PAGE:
Rachael has studied history at the University of Leeds but has chosen to pursue a career in law. Her degree has given her a range of transferable skills directly related to a legal career, and focussed her mind on her future direction.
What do you hope to go on and do when you graduate from the University of Leeds?
I have just applied to do a GDL at the College of Law in September 2009 and then an LPC in September 2010. I am currently applying for summer vacation schemes and training contracts at several law firms in London. I hope to join a firm of my choice in March 2012. I also hope to be able to continue riding my horse at competitions on the sidelines.
What skills and qualities do you think you’ve gained from your course?
Doing a history degree especially has meant I have gained many skills transferable and directly related to a legal career. For example I have to read vast amounts of information and then pick out that which is most relevant and apply it to produce a concise, clear and critical argument supported by convincing evidence.
I also have to analyse others’ arguments, and this is obviously what being a lawyer is often all about. I have also improved my overall confidence and public speaking skills through giving presentations and leading groups.
What skills and attributes do you think you’ve developed from co-curricular activities?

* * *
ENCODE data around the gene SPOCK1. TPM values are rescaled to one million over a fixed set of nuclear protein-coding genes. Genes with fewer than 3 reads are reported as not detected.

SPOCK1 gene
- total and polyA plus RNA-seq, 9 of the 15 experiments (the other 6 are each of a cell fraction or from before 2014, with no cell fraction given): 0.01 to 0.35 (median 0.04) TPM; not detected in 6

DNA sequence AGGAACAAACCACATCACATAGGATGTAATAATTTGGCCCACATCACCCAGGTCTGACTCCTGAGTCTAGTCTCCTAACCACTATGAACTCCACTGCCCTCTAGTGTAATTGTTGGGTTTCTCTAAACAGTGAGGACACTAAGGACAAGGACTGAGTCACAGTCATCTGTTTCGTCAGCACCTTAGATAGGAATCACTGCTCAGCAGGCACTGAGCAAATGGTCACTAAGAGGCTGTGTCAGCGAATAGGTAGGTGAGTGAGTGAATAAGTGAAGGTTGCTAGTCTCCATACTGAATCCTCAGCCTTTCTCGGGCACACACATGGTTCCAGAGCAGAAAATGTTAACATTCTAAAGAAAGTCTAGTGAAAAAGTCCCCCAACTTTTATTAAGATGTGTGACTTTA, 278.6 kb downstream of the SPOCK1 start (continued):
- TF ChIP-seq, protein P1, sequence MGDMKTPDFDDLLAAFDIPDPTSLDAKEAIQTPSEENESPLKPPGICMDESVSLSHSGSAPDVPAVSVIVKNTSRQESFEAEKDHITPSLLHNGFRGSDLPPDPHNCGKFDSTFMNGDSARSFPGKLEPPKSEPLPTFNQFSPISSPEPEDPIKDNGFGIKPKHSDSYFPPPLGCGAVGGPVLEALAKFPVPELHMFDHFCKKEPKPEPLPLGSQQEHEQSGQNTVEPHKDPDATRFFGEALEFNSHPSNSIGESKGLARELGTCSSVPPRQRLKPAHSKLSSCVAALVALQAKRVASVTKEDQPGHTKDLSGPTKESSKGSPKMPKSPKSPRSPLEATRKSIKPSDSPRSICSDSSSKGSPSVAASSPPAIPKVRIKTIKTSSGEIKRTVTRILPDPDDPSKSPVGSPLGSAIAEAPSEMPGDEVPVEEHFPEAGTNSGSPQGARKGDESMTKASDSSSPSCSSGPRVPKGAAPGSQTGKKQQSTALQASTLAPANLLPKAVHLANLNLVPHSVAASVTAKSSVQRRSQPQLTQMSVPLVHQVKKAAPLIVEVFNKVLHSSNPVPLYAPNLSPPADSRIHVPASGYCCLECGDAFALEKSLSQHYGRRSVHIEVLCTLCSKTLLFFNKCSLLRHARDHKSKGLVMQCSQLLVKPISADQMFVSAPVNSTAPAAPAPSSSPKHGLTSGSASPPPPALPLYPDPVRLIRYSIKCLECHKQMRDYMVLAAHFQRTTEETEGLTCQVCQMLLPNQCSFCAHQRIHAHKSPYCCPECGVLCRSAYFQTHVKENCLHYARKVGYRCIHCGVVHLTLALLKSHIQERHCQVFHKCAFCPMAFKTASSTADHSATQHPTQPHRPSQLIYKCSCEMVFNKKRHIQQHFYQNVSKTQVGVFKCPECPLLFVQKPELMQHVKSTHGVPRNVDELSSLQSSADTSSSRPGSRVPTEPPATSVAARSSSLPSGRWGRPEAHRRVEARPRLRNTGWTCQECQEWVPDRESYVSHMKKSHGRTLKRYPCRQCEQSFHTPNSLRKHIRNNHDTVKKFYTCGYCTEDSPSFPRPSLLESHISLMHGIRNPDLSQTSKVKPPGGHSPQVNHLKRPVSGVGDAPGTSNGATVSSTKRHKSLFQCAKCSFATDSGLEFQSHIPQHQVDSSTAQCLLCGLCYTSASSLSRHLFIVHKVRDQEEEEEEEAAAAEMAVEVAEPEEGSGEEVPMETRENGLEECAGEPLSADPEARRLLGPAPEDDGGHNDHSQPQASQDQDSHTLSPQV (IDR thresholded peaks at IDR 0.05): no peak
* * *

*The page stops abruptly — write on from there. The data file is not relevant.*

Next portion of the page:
I have taken part in a number of co-curricular activities such as being:
- Sports secretary for my hall’s committee in my first year
- Social secretary for the riding club
- Taking part in a tutoring schools programme in my second year
- Becoming a ‘Peer Mentor’ intern for the School of History in my second and third year
I also keep my horse in Leeds in order to carry on training him, so I’m busy a lot of the time and I have had to learn to be highly organised, motivated and time efficient. I have also improved my social skills as I have worked with many different types of people I perhaps would not otherwise meet. My teamwork skills have naturally improved too, but I have also had to learn how to lead, deal with responsibility and take initiative.
How will these skills and attributes help you achieve what you want to do when you graduate?
All of these skills are highly relevant to a legal career and indeed any graduate career. All employers want to see individuals who can demonstrate not only good academic achievement but skills such as leadership, team work, confidence and sociability. Employers want to see people who have interests outside their degree, who are well rounded individuals.
What has been your proudest moment while studying at Leeds?
I have had many proud moments at Leeds. I won first prize in a writing competition for the history department’s newsletter in 2007 and am generally proud of all my academic achievements alongside all my time consuming, yet highly enjoyable, co-curricular activities.
How do you think you have benefited from studying at Leeds?
I have had a very good support base both from academic and support staff. They have always been very helpful and open, and I have never felt I cannot approach them honestly about any queries I had. I felt as if all the staff were genuinely interested in me and I was not just a ‘number’. If you take advantage of it you can enjoy a very rewarding relationship within your department.
There have also been so many opportunities on offer at Leeds that you can take advantage of that I do not think you would be able to experience anywhere else, and that can really boost your employability. There is also a fantastic careers service available.
I have made some great friends, met some really interesting people, and learnt to grow in independence and confidence.
What advice would you have for students just starting out at Leeds?
Plan ahead, take advantage of every opportunity and enjoy yourself.